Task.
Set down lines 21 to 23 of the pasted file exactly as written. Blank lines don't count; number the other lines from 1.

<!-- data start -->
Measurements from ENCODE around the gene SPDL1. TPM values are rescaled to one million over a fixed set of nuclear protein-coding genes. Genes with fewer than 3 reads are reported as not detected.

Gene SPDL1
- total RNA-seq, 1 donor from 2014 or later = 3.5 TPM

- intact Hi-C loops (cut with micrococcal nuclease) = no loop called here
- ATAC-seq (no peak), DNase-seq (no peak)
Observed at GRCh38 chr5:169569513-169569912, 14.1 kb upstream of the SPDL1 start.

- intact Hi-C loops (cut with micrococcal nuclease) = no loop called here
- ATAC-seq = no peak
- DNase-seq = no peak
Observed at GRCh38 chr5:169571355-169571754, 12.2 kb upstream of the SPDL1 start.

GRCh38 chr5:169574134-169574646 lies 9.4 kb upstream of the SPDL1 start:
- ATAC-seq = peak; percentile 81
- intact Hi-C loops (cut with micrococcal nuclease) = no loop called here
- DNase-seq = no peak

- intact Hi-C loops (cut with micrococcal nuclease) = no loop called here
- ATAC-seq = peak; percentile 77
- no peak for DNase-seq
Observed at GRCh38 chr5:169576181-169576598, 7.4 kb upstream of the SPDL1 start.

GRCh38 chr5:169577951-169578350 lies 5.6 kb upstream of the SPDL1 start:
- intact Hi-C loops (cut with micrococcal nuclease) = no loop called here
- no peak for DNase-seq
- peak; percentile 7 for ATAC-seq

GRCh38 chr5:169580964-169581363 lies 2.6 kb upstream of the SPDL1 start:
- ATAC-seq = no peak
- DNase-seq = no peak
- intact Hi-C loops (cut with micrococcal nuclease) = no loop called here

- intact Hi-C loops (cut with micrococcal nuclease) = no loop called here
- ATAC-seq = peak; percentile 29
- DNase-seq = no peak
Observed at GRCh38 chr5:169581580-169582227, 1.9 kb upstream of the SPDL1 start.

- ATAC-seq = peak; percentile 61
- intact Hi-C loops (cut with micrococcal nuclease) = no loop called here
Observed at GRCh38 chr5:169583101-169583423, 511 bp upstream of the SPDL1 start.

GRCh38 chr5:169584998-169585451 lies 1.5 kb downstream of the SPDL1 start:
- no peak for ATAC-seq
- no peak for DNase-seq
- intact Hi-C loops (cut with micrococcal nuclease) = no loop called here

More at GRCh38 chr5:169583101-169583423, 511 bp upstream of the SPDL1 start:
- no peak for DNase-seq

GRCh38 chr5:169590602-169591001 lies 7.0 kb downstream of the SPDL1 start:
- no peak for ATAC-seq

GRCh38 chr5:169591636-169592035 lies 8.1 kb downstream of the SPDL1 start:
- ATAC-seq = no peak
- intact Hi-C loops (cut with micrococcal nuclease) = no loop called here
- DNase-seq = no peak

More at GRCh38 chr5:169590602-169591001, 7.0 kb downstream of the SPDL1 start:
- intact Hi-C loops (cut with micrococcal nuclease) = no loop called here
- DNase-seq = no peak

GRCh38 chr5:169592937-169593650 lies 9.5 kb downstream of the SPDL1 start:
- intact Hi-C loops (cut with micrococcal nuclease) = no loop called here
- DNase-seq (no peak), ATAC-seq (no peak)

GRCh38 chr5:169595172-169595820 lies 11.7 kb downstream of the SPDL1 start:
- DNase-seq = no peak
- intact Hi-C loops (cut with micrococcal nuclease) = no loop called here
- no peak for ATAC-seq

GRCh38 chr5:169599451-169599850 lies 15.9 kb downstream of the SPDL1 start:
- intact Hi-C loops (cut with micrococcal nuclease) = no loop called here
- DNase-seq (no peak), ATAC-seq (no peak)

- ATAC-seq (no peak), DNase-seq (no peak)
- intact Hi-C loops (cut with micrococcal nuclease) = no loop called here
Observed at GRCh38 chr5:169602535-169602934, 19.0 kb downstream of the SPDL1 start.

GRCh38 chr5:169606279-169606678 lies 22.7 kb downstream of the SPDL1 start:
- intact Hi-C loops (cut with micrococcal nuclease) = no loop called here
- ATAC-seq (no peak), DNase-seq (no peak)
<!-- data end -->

- no peak for DNase-seq
- peak; percentile 7 for ATAC-seq

GRCh38 chr5:169580964-169581363 lies 2.6 kb upstream of the SPDL1 start: